We are baby and dad 2.JPGcommitted to supporting you and your family in whatever infant feeding choice you make. Breastfeeding your baby is the healthiest and safest way to feed your baby.

Your baby should only have breast or formula milk for the first 6 months. 

Advice for parents

If you have any further questions or any feedback, our Infant Feeding Team Midwife, Susannah Lawton would love to hear from you.


What can I do to prepare to bottle feed?

How will the hospital help me start bottle feeding?

Once your baby is born, the midwives will help you have skin to skin contact with your baby and we recommend you give the first bottle feed in skin to skin.  Your baby will be kept with you so that you can feed him or her responsively. Skin to skin is vital to help baby maintain their temperature, regulate their heartbeat and breathing and helps with bonding.  If you and your baby need support, the Midwives, Maternity Support Workers and the Infant Feeding Team are available. Before you are discharged home from the hospital the staff will talk through sterilising and making up a bottle with you.

How often should my baby feed?

Your baby’s tummy is only small and will empty quickly therefore your baby will need regular feeds, around 8 feeds in 24 hours. Observe your baby for feeding cues such as wriggling, rooting / sucking their fingers and licking their lips. Gently inviting the baby to take the teat, pacing the feeds and avoiding forcing the baby to finish the feed can all help to make the experience as acceptable and stress-free for the baby as possible, as well as reducing the risk of over feeding.

Responsive Feeding 

Unicef advice - UK baby friendly initiative

Will I need to bring in my own bottles and formula?

In line with other local Trusts, George Eliot Hospital does not provide infant formula to new mothers who have made an informed choice not to breastfeed.

You will need to bring with you:

  • Starter packs of ready to feed formula, these packs come with teats. We would suggest you bring two starter packs with you.

Please do not bring with you:

  • Powered formula – we do not have the facilities for the safe preparation of powdered formula.
  • We cannot store the larger cartons of ready to feed formula once open, so please do not bring these to the hospital.

What if my baby has to have special care?

If your baby has to have special care after birth, you can still bottle feed your baby, speak to the nurses and they can guide you and advise when baby is due a feed and will support you to feed baby.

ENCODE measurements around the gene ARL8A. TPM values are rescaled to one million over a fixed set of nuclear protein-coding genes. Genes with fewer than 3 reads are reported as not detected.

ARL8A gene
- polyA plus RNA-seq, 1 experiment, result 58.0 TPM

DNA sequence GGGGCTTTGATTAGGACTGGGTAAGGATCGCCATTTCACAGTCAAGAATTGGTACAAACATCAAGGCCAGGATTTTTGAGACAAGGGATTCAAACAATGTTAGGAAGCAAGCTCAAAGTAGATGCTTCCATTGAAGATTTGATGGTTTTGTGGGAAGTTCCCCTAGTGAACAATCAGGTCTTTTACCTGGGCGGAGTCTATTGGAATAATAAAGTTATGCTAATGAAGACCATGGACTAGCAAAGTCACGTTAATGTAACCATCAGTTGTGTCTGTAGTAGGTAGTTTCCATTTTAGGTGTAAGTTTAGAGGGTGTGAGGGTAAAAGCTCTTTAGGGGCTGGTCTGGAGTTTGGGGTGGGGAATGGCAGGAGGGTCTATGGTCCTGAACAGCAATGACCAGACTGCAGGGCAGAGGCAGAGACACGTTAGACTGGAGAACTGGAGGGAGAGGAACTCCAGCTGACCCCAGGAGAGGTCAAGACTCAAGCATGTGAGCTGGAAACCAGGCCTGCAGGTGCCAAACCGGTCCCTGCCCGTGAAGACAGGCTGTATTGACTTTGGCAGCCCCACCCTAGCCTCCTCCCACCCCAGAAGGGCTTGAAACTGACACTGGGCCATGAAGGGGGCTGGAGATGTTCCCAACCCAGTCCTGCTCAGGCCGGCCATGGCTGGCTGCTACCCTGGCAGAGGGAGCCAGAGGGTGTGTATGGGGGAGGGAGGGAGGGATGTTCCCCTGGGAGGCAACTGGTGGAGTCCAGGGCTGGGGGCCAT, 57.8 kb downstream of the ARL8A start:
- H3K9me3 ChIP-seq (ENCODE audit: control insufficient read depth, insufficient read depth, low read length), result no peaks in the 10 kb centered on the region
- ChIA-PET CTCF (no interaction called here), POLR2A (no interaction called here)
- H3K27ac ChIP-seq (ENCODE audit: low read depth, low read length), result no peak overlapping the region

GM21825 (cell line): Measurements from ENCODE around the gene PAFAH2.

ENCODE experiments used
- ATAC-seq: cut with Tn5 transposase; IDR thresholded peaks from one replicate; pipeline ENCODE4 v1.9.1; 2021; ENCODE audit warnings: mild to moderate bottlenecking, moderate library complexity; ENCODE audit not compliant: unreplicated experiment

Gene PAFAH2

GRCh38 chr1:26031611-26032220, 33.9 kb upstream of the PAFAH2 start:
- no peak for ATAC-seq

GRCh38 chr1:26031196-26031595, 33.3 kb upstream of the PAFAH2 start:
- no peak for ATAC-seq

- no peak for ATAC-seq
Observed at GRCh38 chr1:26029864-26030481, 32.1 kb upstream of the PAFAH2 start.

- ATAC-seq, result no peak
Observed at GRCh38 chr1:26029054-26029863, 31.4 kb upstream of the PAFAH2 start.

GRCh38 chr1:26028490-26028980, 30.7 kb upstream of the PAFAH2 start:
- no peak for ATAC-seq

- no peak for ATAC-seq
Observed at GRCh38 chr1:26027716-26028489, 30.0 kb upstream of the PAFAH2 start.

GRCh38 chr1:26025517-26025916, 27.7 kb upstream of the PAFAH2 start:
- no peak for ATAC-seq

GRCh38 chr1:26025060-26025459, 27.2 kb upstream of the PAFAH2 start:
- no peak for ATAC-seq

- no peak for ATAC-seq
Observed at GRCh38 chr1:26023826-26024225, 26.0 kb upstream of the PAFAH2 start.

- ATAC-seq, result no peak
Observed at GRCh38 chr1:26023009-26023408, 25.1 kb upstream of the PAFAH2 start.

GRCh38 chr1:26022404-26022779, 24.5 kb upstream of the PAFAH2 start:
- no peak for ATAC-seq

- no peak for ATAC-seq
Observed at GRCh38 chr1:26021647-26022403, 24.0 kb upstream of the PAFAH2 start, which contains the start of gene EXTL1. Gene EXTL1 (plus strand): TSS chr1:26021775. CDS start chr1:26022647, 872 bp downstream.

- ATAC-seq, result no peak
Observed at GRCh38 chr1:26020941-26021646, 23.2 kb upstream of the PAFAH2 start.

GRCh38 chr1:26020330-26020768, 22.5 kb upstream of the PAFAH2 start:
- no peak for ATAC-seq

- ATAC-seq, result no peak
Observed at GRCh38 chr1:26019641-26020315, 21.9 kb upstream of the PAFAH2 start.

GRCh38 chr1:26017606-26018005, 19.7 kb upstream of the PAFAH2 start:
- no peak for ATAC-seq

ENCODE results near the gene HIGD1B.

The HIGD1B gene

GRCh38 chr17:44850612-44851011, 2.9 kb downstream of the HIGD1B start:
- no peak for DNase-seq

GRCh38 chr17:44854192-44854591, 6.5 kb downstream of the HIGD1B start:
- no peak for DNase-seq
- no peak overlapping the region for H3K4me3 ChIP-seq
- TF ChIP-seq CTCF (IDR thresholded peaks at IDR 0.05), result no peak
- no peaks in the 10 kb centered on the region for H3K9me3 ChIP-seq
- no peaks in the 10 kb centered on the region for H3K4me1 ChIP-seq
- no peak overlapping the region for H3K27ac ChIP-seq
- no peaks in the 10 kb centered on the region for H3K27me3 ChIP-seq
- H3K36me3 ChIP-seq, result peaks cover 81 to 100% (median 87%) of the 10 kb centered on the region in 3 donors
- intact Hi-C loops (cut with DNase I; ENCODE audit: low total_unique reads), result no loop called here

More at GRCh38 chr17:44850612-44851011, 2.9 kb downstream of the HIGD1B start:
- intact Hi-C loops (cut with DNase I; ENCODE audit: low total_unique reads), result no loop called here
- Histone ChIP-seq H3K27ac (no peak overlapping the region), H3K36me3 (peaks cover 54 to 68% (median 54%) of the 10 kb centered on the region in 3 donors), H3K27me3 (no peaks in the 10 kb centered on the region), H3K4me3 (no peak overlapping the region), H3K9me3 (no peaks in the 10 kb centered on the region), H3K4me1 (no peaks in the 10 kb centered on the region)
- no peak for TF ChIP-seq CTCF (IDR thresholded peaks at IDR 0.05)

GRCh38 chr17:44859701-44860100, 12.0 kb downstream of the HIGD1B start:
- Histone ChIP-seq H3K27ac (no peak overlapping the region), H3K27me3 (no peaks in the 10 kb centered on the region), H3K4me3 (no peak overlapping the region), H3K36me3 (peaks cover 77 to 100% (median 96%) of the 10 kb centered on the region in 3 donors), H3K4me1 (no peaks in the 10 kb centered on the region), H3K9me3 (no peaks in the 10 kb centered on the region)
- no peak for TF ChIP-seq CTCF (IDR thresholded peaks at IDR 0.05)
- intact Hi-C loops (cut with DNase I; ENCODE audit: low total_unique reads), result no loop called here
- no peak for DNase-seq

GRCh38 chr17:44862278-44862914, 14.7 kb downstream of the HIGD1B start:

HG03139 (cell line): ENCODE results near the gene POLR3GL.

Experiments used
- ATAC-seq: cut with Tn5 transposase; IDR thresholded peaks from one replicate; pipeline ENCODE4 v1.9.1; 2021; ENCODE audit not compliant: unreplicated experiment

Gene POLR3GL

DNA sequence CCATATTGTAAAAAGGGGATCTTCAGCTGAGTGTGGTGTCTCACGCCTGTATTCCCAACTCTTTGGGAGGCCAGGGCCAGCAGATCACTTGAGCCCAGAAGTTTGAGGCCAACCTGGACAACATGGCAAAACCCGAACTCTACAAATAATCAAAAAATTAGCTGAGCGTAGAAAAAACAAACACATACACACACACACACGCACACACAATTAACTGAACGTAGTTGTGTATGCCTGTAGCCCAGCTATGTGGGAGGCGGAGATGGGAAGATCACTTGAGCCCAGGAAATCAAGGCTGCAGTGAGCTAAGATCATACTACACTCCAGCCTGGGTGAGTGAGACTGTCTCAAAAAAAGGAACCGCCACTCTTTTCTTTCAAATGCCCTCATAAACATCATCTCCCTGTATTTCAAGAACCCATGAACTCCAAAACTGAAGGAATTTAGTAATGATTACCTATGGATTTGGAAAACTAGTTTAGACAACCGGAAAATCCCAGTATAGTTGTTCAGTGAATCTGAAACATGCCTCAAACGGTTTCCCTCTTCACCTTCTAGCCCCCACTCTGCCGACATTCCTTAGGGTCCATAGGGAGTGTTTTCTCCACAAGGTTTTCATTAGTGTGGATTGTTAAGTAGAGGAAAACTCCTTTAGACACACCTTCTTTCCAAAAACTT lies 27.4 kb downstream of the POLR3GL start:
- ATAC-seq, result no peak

How do I know if my baby is feeding well?

Your midwife will do a feeding assessment before you leave the hospital. The Midwife will discuss increasing feeds as baby drinks more and observing baby’s wet and dirty nappies. A Midwife will also visit you when baby is 5 days old (your baby’s date of birth is day 0) and weigh baby.

Babies are born into an environment that is a lot colder than they are used to and they need to use extra energy to keep themselves warm, to help with this babies are born with a layer of brown fat that they use as an extra energy source. Most babies will lose weight on day 5 because they have used this brown fat energy source. A healthy well baby can lose up to 10% of their body weight on day 5. From day 5 onwards your baby should start to gain weight and your midwife will advise you when your baby will need to be reweighed depending on their birth weight, amount of weight loss on day 5 and baby’s general wellbeing.

What to look out for:

  • Around 6 heavy, wet nappies a day by day 5
  • At least 1 soft stool a day
  • Appropriate weight gain / growth
  • Is generally calm and relaxed when feeding and is content after most feeds
  • Has a normal skin colour and is alert and waking for feeds

Unicef - Bottle feeding Assessment Tool advice

How will bottle feeding affect mine and my baby’s sleep?

Your baby will need to feed a number of times in the night. It is also vitally important that we keep baby safe overnight and the following website will give you some helpful information about safer sleeping. Lullaby Trust provide some practical advice.


The support of your partner is very important in all aspects of care including feeding your baby.  As well as helping with the feeds your partner can make sure that you are getting enough to eat and drink, and can help you by caring for the baby between feeds so you can rest.  Your partner can also talk to your midwife or other organisations to access additional support if you need it. Your partner can also visit our Dad’s & Partners page for advice on other things they can do to help like registering the birth.


·        Maternity leaflets

Online support


·         George Eliot Maternity Facebook page - https://www.facebook.com/GEHMaternity